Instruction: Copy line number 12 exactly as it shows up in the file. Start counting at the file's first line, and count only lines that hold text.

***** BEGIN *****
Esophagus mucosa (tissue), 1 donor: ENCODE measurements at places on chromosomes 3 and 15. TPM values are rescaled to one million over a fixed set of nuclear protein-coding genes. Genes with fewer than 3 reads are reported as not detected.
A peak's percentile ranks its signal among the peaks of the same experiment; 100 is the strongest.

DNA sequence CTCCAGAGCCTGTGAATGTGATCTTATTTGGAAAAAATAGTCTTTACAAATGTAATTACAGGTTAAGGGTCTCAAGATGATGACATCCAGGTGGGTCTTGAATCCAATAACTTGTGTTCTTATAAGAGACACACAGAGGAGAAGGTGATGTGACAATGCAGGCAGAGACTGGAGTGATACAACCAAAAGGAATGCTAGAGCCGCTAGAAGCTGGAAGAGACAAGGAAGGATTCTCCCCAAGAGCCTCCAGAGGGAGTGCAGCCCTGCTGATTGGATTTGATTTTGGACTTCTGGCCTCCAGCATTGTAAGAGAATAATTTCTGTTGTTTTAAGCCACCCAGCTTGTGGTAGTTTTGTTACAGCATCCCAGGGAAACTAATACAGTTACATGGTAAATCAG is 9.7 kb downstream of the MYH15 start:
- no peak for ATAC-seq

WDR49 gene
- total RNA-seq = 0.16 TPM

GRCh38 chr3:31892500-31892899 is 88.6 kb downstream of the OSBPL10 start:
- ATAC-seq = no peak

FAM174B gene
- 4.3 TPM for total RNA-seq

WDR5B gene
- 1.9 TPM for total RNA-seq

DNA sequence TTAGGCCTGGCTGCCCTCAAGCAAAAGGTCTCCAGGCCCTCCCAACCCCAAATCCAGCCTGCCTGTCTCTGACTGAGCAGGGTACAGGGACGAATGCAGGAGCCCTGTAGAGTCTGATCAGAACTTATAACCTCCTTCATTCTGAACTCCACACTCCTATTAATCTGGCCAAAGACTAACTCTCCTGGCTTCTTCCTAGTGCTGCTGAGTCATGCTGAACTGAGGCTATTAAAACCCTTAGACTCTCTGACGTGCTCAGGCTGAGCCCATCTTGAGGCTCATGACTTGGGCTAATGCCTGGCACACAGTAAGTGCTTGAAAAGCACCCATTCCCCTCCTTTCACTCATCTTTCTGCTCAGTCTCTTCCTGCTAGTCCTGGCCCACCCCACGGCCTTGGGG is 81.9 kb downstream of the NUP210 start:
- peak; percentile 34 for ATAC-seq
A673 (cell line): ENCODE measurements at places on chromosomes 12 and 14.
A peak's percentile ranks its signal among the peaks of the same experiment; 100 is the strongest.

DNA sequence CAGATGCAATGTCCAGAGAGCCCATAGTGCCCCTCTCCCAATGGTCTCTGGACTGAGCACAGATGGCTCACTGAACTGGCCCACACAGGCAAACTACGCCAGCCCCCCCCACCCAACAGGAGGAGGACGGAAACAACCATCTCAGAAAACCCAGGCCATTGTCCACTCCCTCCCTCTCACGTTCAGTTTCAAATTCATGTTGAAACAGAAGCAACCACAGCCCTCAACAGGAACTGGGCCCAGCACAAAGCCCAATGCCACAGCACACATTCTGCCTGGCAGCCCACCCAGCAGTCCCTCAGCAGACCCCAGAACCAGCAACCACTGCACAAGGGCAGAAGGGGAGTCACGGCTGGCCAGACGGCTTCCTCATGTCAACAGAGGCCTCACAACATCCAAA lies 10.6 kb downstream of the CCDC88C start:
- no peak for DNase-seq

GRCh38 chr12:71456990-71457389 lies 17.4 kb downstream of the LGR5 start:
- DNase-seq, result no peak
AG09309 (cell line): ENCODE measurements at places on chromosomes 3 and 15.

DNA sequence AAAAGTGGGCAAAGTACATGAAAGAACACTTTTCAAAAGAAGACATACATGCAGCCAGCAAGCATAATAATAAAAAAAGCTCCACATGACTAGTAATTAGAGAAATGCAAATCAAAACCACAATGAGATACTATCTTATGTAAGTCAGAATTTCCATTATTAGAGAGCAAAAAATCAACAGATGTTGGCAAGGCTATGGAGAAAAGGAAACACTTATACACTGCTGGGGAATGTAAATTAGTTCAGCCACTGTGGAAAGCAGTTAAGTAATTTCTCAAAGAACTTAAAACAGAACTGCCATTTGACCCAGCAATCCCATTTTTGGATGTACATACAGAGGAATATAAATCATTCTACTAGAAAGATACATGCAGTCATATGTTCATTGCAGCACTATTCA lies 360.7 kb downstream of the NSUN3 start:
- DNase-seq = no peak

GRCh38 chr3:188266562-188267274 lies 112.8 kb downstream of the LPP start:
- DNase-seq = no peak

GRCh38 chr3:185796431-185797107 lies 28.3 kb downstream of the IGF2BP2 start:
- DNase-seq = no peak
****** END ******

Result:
- 1.9 TPM for total RNA-seq